THE WHITE HOUSE
Office of the Press Secretary
PUBLIC ACCESS TO MILITARY DATA AND TECHNOLOGY
To help increase our understanding of marine life, and to enhance weather forecasting and climate change research, and identify valuable ocean resources, Vice President Gore is announcing the declassification and release of secret and restricted Navy data. The Department of Defense also will produce computer-based nautical charts replacing the paper charts used by mariners for centuries -- a significant advance in marine safety.
Declassifying Secret Data. In support of its military missions, the U.S. Navy has long gathered vast amounts of ocean data. Much of this data is of important scientific and commercial value. It can be used to track the migration of fish and marine mammals, uncover illegal fishing activities, forecast underwater earthquakes and tsunamis (tidal waves), and understand long-term climate patterns. In response to the Environmental Task Force launched by Vice President Gore while in the U.S. Senate, the Navy is reviewing and releasing large quantities of data:
The Navy has signed an agreement with a private foundation to create a mechanism to declassify secret data from the Sound Surveillance Systems, an array of underwater listening devices used to hunt submarines. The acoustical data can be used to track whale migrations, predict natural catastrophes and support climate change research. The Navy also is releasing data on ocean temperature and salinity levels collected by Navy submarines on patrol under the Arctic ice cap. Combined with declassified data from other oceans released by the Navy in recent years, this new information completes a global data set that will be a valuable tool in researching long-term climate change.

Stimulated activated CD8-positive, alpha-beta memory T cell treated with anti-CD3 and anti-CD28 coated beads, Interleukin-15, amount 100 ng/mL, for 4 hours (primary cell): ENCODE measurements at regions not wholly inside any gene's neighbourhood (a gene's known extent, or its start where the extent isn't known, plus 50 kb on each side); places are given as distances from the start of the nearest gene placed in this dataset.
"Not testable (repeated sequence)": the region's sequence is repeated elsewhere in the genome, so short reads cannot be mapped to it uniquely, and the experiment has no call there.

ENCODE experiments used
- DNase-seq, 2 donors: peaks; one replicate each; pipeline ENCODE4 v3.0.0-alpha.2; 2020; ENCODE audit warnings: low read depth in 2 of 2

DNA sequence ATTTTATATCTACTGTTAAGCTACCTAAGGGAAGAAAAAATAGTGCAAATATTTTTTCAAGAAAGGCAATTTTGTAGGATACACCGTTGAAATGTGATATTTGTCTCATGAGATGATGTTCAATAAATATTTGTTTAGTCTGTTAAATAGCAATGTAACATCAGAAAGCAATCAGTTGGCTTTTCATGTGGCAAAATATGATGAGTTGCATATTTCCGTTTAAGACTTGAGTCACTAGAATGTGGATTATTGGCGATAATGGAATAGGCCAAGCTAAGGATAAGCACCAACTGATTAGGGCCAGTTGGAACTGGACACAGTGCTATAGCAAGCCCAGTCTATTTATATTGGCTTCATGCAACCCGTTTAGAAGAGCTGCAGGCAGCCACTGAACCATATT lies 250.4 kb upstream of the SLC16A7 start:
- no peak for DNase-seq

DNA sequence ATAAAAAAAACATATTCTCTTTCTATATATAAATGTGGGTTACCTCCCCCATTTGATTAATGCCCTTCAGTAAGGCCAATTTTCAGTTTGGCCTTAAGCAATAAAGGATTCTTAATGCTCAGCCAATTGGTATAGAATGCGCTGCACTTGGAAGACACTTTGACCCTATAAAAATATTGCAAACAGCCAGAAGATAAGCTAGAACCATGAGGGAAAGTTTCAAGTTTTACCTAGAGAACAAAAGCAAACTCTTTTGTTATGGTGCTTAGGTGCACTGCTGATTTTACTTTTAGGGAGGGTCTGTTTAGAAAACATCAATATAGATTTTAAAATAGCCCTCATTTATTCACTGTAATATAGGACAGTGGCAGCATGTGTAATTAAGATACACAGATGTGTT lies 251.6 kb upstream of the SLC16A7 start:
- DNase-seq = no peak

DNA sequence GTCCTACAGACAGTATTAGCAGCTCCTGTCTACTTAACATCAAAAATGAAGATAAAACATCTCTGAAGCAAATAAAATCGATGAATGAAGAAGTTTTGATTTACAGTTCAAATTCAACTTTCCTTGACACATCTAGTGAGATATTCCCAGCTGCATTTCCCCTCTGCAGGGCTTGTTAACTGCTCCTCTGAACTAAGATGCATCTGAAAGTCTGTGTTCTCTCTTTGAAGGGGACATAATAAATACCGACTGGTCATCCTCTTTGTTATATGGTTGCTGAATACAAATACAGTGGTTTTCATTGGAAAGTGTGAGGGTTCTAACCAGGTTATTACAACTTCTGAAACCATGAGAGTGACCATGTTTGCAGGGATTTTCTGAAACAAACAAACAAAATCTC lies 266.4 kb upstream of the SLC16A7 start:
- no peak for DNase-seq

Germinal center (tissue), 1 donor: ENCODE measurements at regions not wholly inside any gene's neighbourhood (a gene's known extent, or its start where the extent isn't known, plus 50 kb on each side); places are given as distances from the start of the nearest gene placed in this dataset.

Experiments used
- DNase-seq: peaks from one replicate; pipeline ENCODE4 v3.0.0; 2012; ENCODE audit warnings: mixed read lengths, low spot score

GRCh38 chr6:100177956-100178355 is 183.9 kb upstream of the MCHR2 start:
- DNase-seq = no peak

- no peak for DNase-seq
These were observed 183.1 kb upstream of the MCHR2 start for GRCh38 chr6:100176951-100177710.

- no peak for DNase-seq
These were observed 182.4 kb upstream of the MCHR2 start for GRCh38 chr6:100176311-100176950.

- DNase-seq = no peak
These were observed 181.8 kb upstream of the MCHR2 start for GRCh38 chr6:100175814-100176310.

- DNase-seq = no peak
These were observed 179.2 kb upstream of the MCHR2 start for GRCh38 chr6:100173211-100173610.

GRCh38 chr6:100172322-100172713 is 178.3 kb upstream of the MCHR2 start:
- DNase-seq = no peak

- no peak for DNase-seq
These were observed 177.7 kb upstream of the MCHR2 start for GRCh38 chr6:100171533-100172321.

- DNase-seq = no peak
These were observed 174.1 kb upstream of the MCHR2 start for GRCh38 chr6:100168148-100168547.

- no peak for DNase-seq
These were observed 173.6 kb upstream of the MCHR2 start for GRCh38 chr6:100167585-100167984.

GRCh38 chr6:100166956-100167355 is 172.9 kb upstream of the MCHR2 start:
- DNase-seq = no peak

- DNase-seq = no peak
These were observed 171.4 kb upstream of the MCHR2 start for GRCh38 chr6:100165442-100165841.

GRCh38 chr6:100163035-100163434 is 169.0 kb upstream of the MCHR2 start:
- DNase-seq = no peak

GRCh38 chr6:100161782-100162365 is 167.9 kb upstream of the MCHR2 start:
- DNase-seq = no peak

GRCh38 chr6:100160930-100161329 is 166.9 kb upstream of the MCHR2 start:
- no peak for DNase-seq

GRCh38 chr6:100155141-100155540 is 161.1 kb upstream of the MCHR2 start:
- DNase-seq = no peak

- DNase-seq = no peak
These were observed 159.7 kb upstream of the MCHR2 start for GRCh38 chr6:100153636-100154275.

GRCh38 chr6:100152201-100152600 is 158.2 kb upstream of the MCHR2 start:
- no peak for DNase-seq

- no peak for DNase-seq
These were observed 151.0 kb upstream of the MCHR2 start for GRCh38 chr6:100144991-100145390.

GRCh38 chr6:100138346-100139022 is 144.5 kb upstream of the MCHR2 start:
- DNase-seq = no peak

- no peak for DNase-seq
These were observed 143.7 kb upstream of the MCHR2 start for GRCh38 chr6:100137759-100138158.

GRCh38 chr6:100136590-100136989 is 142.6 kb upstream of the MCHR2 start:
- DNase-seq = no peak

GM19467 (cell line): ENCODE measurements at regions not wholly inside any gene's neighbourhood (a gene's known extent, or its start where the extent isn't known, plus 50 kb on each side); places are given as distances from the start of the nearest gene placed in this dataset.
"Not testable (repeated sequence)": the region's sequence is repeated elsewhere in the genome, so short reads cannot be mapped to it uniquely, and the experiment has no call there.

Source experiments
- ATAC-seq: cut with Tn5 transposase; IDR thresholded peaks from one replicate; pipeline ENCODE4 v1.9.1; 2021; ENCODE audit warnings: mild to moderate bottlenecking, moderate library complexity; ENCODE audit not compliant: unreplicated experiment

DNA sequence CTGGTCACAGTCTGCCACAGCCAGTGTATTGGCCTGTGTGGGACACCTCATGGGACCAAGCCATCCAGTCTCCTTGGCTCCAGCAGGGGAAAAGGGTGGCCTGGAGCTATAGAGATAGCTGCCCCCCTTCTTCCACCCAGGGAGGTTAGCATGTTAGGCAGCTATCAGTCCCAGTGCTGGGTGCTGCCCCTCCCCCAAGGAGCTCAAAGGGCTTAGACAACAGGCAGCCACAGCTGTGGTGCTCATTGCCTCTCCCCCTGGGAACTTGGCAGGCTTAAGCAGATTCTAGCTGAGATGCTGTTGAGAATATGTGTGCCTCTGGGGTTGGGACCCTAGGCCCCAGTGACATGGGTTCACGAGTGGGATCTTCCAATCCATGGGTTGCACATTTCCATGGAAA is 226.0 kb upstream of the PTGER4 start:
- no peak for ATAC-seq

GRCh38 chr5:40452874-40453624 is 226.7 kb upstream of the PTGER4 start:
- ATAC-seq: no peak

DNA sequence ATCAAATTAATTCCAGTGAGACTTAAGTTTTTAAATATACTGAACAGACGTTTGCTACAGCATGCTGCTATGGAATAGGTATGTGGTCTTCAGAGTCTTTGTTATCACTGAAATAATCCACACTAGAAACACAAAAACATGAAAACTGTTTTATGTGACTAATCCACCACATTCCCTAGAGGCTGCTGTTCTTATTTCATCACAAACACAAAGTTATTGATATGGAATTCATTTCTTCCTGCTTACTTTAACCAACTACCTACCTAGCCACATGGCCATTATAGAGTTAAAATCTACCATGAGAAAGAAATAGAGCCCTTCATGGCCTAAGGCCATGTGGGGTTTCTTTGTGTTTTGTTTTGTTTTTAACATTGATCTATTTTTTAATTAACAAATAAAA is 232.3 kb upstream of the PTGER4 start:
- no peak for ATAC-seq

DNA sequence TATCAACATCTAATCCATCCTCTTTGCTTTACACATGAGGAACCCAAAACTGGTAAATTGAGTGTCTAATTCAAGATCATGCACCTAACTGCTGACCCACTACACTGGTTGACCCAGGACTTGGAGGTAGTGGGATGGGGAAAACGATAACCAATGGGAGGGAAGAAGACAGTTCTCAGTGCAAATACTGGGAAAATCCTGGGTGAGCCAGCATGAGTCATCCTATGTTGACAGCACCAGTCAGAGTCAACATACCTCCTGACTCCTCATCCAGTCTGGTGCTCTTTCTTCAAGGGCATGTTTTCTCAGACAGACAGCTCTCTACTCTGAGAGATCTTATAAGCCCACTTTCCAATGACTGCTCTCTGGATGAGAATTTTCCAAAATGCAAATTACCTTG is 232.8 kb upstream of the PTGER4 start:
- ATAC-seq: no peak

Computer-Age Nautical Charts. Over the next five years, the Defense Department's National Imagery and Mapping Agency will prepare for military use purposes a series of computer-based charts for most of the world's oceans and coastal waters. Digital Nautical Charts covering virtually all areas of commercial shipping activity worldwide will be available by 2002.
Used in conjunction with the Defense Department's Global Positioning System, this new technology is considered by many the greatest advance in safety at the sea since the introduction of radar. It will allow mariners to move cargo more efficiently through ports worldwide while minimizing the risk of collision and environmental harm.
Supercomputer Weather Forecasts. The Navy employs one of the nation's ten largest supercomputers to provide highly accurate and localized forecasts of battleground weather conditions. Under a new agreement, the Navy will work with the National Oceanic and Atmospheric Administration to assess whether these techniques can be used to improve the prediction of severe weather over the United States.